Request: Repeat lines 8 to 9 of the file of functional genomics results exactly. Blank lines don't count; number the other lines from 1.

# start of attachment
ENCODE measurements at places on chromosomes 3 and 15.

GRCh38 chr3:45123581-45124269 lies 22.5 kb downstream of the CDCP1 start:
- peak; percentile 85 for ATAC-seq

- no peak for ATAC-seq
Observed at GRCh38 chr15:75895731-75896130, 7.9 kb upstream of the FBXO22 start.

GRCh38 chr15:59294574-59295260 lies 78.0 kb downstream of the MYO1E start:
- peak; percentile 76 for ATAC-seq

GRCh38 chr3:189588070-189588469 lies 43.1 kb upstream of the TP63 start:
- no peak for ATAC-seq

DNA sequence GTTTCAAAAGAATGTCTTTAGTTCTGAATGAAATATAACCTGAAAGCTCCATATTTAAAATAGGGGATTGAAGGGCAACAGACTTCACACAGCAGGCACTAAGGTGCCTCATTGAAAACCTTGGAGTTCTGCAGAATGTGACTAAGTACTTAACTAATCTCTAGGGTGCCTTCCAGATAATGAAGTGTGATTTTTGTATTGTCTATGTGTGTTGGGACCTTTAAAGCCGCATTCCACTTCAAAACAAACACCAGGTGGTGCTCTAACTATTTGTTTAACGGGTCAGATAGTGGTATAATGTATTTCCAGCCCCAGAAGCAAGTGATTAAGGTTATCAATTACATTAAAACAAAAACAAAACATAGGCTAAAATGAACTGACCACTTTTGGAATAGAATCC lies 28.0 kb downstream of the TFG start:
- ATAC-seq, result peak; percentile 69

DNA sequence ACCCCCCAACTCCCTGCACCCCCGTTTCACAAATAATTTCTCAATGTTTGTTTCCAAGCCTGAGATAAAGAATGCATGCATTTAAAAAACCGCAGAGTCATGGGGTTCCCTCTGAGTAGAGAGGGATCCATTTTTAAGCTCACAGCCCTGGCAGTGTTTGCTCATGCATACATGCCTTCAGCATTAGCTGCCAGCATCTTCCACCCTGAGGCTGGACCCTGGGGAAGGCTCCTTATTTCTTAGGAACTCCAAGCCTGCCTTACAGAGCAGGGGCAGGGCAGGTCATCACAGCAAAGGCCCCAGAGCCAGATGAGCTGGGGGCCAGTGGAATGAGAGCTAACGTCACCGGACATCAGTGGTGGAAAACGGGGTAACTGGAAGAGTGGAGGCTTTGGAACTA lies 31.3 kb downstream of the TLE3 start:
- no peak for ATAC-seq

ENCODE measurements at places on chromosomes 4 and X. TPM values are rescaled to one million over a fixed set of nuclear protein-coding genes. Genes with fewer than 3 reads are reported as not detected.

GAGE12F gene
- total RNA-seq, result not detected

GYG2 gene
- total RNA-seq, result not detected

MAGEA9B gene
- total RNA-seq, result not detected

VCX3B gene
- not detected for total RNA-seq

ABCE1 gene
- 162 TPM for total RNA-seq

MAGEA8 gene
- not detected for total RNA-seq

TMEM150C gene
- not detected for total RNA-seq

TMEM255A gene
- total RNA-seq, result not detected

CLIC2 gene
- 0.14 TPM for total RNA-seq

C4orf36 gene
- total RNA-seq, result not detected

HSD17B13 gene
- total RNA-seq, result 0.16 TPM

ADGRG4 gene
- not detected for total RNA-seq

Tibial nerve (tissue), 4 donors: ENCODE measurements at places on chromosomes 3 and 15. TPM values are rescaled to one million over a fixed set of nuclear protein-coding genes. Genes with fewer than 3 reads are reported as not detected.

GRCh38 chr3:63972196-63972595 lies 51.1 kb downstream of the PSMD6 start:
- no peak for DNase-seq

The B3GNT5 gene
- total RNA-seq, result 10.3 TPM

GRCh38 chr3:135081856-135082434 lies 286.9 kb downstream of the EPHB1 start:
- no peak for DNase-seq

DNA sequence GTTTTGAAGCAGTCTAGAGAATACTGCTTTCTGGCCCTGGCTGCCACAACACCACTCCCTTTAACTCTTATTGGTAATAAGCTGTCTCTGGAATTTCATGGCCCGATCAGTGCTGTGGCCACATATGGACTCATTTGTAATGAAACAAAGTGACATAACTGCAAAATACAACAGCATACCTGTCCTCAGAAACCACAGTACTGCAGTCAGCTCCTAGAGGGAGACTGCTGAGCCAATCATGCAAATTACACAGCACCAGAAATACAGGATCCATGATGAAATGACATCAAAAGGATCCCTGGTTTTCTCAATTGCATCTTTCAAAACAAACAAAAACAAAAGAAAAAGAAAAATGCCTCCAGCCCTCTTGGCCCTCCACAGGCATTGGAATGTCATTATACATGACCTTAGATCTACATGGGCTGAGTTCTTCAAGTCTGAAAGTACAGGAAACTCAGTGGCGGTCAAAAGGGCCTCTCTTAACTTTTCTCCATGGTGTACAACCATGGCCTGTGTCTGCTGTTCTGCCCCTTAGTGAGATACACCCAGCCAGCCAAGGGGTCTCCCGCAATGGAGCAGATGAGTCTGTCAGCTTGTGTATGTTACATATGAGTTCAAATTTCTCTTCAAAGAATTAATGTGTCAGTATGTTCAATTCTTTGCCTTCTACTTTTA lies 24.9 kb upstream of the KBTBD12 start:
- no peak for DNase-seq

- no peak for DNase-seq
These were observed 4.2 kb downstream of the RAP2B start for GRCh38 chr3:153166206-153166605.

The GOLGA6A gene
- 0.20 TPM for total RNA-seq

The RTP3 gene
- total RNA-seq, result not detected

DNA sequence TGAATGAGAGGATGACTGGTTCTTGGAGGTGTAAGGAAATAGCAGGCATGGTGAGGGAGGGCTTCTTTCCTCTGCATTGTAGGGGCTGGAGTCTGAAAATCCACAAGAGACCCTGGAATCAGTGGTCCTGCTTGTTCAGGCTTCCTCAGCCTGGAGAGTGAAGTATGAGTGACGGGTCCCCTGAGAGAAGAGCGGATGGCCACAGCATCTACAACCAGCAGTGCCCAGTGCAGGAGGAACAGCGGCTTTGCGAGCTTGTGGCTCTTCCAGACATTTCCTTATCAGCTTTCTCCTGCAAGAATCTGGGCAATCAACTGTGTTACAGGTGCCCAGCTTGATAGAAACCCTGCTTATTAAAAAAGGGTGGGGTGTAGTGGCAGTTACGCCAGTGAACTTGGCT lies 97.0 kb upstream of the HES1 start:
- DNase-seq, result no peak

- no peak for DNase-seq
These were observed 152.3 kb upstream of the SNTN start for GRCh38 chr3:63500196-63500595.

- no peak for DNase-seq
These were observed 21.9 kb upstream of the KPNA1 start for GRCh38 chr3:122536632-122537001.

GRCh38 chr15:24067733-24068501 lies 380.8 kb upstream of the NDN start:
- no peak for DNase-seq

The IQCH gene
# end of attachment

GRCh38 chr3:189588070-189588469 lies 43.1 kb upstream of the TP63 start:
- no peak for ATAC-seq